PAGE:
Nearly 11 days after a three-year-old boy was swept away by a flooded river near the town of Grand Valley in southwestern Ontario, hundreds of volunteers from across the province are continuing to search for him.
“We’ve met people from Kitchener, we’ve met people from Toronto, I met a lady from Muskoka,” Bob Dougald, who travelled from nearby Orangeville to provide food for the volunteers, told CTV Kitchener.
TravelWireNews Chatroom for Readers (join us)
“It’s just people coming from everywhere to do a little bit. If everybody just does a little, we can help find this boy.”
Kaden Young went missing in the early hours of Feb. 21 after the minivan he was travelling in with his mother was swept into the flooded Grand River. While the woman managed to escape, the child hasn’t been seen since.
Police have said that they do not expect to find the boy alive. Still, the small army of volunteers is refusing to give up.
“I have two children at home – two small children,” volunteer Christine Currie said. “I couldn’t imagine what they’re going through and they just need closure.”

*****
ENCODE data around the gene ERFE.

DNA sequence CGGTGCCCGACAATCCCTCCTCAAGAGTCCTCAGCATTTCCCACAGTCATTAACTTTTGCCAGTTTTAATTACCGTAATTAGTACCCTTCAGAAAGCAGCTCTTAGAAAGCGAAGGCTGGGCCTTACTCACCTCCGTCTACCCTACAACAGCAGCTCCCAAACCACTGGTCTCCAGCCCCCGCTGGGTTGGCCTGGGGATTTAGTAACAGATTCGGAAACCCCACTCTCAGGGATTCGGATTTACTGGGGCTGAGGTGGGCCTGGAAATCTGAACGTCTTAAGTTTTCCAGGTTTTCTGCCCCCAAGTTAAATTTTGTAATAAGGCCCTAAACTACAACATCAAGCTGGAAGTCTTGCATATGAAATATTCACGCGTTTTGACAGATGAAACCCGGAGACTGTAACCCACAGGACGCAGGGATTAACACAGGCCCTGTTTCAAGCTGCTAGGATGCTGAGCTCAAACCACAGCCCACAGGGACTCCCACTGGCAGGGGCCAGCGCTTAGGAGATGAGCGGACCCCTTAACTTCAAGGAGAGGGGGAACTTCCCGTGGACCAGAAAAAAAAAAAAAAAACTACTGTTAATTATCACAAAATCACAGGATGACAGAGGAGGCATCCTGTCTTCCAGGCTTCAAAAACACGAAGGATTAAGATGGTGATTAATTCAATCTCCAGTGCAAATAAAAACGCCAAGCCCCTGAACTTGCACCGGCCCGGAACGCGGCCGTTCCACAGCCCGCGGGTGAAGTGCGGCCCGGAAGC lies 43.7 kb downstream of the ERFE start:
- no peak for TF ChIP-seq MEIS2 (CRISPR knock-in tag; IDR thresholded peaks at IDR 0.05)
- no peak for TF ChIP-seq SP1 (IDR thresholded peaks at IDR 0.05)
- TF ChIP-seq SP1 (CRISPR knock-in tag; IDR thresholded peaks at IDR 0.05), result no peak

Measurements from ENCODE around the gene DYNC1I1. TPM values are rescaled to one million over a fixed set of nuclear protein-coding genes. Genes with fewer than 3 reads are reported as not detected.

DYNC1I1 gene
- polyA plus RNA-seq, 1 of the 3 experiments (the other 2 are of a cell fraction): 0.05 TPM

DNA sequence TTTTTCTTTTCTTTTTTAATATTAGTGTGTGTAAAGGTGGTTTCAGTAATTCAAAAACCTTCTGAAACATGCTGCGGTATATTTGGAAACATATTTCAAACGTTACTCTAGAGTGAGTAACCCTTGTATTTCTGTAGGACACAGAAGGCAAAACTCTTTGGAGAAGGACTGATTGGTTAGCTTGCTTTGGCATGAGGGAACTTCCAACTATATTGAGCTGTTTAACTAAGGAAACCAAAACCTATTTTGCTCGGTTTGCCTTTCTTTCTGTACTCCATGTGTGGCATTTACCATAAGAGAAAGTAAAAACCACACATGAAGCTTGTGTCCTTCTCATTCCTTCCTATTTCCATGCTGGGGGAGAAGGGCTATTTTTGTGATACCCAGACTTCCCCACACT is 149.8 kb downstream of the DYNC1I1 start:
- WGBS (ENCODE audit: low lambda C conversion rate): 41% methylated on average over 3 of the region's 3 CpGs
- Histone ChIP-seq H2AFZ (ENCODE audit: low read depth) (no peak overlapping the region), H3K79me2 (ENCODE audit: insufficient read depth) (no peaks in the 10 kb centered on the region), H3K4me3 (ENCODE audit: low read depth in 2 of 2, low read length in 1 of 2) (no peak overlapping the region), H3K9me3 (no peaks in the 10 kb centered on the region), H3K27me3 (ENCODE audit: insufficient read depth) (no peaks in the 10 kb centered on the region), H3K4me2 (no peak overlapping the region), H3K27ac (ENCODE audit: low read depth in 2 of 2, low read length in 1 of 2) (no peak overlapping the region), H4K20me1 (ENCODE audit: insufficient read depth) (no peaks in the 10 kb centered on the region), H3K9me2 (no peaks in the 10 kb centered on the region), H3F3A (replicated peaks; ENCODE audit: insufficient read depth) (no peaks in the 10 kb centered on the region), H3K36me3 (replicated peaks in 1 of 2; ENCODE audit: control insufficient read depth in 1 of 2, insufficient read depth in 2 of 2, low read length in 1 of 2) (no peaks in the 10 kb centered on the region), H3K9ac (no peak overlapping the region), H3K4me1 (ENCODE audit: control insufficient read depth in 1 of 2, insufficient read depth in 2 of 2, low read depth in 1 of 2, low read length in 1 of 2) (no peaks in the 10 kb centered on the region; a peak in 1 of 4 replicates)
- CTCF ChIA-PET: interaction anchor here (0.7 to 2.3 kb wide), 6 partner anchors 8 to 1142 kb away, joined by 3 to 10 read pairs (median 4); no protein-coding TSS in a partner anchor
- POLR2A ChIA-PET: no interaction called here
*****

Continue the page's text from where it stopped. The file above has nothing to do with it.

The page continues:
On Saturday, volunteers searched a nearly 20-kilometre stretch of the river.
“We’re kind of narrowing it down,” Ontario Provincial Police Const. Paul Nancekivell said. “But again, until we have something more definite and more conclusive, the whole area is still wide open.”
“Look up, look down, look under stuff,” Trudy Dixon of Orangeville added as she searched along the river’s banks. “If you find anything significant, you don’t touch it.”
In the hopes of preventing a future tragedy, an online petition was created Saturday urging the tiny town of Amaranth to install a guardrail along the stretch of the river where the child went missing.
“If the community feels that this is a place where there should be a guardrail, and they’re going to feel safer because of it, I’ll be fully in support of it,” Amaranth Mayor Don MacIver said on Saturday.
“This road floods here almost twice a year and it’s just dangerous,” volunteer Margaret Vandenhoek of neighbouring Waldemar, Ont. said. “It’s very dark at night, so a guardrail could hopefully prevent further accidents.”
With a report from CTV Kitchener’s Heather Senoran